Monday, October 28, 2013

Response to Michael Brown's "Be Careful"

Michael Brown's recent article (link) is a good reminder that we should be careful about how we identify "another gospel" as such. Nevertheless, Brown seems to take this proper caution to humility too far.

Brown writes:
So let’s put the theological bombast aside and be “eager to maintain the unity of the Spirit in the bond of peace. There is one body and one Spirit—just as you were called to the one hope that belongs to your call—one Lord, one faith, one baptism, one God and Father of all, who is over all and through all and in all” (Eph. 4:3-6).
The problem is, theology matters. It especially matters when people claim to speak with the authority of the Spirit. We can hardly have "unity of the Spirit" when we serve the Holy Spirit and they serve a deceiving spirit.

Brown writes:
Why then must we be so quick to go beyond the rule of Scripture and take it upon ourselves to damn to hell other professing believers if—to repeat—they hold to the fundamentals of the faith and have not denied the Lord in word or deed?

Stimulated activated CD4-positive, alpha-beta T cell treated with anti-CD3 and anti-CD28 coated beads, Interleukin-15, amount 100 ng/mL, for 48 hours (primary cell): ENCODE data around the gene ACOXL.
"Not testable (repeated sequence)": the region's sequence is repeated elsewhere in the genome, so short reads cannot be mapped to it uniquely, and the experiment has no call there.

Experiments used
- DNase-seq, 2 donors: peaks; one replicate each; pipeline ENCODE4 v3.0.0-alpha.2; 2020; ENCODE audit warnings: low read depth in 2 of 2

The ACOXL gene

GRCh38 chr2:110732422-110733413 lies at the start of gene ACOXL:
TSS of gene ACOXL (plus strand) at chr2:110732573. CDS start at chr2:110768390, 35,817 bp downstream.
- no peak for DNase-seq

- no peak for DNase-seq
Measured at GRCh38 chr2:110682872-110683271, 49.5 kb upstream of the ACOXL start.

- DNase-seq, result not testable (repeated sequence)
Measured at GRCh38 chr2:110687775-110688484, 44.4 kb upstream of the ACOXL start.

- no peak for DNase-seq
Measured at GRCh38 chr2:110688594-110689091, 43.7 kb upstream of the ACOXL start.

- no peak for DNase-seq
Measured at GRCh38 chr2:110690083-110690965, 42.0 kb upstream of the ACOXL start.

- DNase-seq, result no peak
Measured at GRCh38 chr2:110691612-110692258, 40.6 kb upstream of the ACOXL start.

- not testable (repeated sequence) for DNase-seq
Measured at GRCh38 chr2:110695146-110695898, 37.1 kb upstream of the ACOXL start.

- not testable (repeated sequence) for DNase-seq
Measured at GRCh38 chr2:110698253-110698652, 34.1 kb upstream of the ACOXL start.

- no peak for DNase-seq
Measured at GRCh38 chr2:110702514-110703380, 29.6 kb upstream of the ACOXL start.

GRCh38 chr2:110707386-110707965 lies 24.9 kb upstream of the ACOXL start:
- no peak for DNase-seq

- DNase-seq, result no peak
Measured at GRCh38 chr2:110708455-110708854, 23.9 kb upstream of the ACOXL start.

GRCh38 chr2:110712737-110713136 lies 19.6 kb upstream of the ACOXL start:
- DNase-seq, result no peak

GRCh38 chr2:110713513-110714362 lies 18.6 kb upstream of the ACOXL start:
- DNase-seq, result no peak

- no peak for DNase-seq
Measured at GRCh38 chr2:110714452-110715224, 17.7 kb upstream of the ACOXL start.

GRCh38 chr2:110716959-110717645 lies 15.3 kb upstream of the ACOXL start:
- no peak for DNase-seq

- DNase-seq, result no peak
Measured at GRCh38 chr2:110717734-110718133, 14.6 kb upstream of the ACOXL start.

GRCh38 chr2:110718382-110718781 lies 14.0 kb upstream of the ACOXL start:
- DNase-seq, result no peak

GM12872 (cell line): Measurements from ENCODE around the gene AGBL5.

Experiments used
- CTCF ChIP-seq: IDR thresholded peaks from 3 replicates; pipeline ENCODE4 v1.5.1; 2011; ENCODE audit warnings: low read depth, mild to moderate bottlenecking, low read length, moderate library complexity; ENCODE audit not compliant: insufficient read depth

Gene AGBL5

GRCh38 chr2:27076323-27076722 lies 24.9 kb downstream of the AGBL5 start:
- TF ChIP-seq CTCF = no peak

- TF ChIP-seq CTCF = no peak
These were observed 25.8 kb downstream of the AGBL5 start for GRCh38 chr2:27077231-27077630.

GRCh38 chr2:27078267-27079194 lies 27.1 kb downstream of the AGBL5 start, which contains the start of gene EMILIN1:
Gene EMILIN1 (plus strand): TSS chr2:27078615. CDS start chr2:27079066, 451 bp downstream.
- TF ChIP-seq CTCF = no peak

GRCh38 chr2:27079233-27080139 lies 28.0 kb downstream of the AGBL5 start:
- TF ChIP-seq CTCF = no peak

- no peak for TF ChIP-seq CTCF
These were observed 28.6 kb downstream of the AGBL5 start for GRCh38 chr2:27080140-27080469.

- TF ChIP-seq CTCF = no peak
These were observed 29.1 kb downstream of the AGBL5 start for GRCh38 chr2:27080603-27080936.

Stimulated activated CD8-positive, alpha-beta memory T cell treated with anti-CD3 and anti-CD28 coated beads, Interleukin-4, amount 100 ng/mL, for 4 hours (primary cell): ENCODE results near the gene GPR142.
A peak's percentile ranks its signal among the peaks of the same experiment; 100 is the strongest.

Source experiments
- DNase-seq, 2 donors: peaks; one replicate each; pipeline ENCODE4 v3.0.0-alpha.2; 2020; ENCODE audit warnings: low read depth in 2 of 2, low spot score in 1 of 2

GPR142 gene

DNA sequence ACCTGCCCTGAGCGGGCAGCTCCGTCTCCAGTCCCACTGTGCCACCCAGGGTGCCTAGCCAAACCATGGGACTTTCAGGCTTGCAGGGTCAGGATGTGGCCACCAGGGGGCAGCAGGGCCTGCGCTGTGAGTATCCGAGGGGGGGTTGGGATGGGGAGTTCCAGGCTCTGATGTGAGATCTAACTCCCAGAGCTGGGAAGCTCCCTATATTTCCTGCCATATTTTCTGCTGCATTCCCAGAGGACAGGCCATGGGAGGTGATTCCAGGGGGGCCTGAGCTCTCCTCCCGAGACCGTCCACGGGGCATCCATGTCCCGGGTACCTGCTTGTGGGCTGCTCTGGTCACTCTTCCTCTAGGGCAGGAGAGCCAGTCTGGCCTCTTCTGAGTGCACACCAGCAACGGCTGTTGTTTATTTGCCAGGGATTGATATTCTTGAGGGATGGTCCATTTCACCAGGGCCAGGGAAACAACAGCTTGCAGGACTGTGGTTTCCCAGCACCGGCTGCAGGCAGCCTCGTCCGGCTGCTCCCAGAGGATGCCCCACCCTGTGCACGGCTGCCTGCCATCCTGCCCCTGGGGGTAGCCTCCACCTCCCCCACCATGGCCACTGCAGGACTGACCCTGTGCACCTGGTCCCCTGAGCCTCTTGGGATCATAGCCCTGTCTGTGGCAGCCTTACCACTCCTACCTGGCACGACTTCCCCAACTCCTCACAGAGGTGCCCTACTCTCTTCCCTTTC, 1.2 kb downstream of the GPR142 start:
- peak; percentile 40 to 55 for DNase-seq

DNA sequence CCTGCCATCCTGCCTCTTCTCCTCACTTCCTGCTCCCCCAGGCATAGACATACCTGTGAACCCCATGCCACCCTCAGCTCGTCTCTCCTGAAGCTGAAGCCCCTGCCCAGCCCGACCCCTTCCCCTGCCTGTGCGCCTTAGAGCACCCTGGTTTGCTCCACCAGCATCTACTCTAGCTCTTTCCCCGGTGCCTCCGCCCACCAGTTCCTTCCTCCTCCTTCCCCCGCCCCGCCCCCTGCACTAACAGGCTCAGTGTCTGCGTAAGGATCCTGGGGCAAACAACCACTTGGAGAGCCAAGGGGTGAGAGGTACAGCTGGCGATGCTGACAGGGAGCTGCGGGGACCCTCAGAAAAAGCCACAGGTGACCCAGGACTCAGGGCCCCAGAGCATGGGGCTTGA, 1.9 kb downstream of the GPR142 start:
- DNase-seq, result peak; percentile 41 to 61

First of all, we are calling these people to repentance, not damning them to hell. Brown needs to control his emotions.
Second, Brown is begging the question. We don't agree with his position on the false prophets in the charismatic movement: rather we say that they do not hold to the fundamentals of the faith and that they deny the Lord by their words and deeds.

Brown states:
In other words, even though there are heretics, God knows those who are truly saved; as for us, if we claim to be His we must depart from iniquity.
God does know who are His. Nevertheless, God calls us to exercise discernment:

Romans 16:17
Now I beseech you, brethren, mark them which cause divisions and offences contrary to the doctrine which ye have learned; and avoid them.


1 comment:

CD said...

With your indulgence, this article thoughtfully and ably addresses the topic at hand.

The differences in view aren't merely semantical, secondary, or simple issues of taste or preference, but rather they are fundamentally theological concerns. And as some have well said, "theology matters."